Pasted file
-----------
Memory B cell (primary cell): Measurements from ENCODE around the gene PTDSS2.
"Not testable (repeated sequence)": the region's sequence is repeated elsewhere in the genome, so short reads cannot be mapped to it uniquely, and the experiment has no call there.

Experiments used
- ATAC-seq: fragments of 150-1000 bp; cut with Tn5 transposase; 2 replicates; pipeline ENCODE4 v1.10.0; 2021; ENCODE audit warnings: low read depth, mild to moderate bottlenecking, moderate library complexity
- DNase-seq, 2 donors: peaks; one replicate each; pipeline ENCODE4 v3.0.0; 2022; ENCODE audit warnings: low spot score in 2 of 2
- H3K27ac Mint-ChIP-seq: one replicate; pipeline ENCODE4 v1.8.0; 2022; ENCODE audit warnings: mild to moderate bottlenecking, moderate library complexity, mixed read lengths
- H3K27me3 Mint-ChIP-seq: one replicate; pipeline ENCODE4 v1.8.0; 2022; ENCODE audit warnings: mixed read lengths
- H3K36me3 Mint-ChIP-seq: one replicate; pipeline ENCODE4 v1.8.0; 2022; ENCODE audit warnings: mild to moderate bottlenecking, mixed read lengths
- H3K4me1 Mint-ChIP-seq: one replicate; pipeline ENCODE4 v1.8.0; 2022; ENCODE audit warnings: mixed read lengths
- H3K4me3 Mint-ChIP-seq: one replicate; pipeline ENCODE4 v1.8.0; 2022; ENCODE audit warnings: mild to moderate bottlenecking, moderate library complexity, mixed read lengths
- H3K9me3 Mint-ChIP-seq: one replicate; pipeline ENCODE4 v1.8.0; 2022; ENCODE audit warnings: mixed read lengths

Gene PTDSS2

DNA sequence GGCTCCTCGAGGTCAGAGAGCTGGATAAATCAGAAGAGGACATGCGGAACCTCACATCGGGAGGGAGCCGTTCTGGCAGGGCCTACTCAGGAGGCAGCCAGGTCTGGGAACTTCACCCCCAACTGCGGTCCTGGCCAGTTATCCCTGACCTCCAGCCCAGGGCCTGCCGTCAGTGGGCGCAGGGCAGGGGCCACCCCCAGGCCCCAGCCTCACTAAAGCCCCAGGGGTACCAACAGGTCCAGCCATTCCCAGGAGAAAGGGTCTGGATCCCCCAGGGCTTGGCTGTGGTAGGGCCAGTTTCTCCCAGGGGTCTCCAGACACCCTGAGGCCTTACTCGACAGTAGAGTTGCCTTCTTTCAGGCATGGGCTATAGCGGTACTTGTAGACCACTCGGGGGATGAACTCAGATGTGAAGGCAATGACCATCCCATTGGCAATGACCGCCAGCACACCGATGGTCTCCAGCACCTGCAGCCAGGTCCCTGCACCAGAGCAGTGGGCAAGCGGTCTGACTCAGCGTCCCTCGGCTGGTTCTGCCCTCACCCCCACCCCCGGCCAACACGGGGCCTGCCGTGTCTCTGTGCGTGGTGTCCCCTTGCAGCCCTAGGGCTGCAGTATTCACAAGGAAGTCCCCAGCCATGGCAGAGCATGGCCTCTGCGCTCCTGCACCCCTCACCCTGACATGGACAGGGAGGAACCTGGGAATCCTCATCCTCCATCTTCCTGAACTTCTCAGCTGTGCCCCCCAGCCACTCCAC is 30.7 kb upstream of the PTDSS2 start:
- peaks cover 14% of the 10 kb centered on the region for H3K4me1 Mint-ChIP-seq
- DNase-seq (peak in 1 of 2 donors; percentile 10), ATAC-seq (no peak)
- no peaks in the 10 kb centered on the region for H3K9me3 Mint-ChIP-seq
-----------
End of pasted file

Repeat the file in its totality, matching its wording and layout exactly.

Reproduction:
Memory B cell (primary cell): Measurements from ENCODE around the gene PTDSS2.
"Not testable (repeated sequence)": the region's sequence is repeated elsewhere in the genome, so short reads cannot be mapped to it uniquely, and the experiment has no call there.

Experiments used
- ATAC-seq: fragments of 150-1000 bp; cut with Tn5 transposase; 2 replicates; pipeline ENCODE4 v1.10.0; 2021; ENCODE audit warnings: low read depth, mild to moderate bottlenecking, moderate library complexity
- DNase-seq, 2 donors: peaks; one replicate each; pipeline ENCODE4 v3.0.0; 2022; ENCODE audit warnings: low spot score in 2 of 2
- H3K27ac Mint-ChIP-seq: one replicate; pipeline ENCODE4 v1.8.0; 2022; ENCODE audit warnings: mild to moderate bottlenecking, moderate library complexity, mixed read lengths
- H3K27me3 Mint-ChIP-seq: one replicate; pipeline ENCODE4 v1.8.0; 2022; ENCODE audit warnings: mixed read lengths
- H3K36me3 Mint-ChIP-seq: one replicate; pipeline ENCODE4 v1.8.0; 2022; ENCODE audit warnings: mild to moderate bottlenecking, mixed read lengths
- H3K4me1 Mint-ChIP-seq: one replicate; pipeline ENCODE4 v1.8.0; 2022; ENCODE audit warnings: mixed read lengths
- H3K4me3 Mint-ChIP-seq: one replicate; pipeline ENCODE4 v1.8.0; 2022; ENCODE audit warnings: mild to moderate bottlenecking, moderate library complexity, mixed read lengths
- H3K9me3 Mint-ChIP-seq: one replicate; pipeline ENCODE4 v1.8.0; 2022; ENCODE audit warnings: mixed read lengths

Gene PTDSS2

DNA sequence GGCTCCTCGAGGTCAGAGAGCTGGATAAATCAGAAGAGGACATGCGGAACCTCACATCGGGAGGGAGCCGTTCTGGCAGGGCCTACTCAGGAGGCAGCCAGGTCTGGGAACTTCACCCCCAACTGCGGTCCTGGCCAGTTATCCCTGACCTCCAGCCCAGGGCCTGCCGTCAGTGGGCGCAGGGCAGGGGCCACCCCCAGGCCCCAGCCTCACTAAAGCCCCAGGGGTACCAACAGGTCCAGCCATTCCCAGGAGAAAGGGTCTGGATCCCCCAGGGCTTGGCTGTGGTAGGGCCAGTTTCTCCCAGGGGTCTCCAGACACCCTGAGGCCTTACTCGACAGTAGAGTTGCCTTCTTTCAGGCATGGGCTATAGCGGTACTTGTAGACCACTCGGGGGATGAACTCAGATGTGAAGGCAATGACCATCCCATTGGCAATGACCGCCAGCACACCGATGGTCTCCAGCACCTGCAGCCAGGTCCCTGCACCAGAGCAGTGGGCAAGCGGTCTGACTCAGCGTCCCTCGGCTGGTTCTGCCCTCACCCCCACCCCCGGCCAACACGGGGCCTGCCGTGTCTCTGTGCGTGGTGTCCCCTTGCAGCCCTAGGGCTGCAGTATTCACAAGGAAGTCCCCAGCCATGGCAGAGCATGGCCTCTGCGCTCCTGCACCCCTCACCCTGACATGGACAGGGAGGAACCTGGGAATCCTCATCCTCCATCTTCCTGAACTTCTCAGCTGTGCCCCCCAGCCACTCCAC is 30.7 kb upstream of the PTDSS2 start:
- peaks cover 14% of the 10 kb centered on the region for H3K4me1 Mint-ChIP-seq
- DNase-seq (peak in 1 of 2 donors; percentile 10), ATAC-seq (no peak)
- no peaks in the 10 kb centered on the region for H3K9me3 Mint-ChIP-seq